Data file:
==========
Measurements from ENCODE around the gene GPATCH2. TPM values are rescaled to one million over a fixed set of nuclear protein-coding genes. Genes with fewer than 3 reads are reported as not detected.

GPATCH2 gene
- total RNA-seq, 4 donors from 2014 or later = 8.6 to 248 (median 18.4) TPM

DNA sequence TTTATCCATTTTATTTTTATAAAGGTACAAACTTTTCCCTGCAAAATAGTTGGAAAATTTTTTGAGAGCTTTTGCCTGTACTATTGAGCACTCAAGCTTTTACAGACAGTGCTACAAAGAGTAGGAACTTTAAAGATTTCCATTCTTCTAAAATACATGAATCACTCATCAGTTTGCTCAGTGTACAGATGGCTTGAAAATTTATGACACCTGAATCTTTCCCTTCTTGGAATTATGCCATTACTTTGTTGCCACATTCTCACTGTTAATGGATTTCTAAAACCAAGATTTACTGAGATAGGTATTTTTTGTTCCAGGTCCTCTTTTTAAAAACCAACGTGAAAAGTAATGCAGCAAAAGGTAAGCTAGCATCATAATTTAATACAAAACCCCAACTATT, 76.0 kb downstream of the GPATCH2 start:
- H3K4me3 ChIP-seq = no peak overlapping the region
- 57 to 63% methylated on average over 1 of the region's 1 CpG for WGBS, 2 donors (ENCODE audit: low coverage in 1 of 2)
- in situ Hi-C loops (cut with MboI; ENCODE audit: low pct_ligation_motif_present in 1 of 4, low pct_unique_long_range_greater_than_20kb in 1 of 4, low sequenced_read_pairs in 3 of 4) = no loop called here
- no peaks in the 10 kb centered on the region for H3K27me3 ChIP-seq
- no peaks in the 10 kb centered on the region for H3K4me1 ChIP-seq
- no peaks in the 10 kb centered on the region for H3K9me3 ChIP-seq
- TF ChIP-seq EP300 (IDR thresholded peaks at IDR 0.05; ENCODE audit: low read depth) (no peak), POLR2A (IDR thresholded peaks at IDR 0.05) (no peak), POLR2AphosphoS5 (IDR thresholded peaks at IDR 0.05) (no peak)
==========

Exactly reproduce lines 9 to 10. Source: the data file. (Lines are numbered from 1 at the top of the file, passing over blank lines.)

- no peaks in the 10 kb centered on the region for H3K4me1 ChIP-seq
- no peaks in the 10 kb centered on the region for H3K9me3 ChIP-seq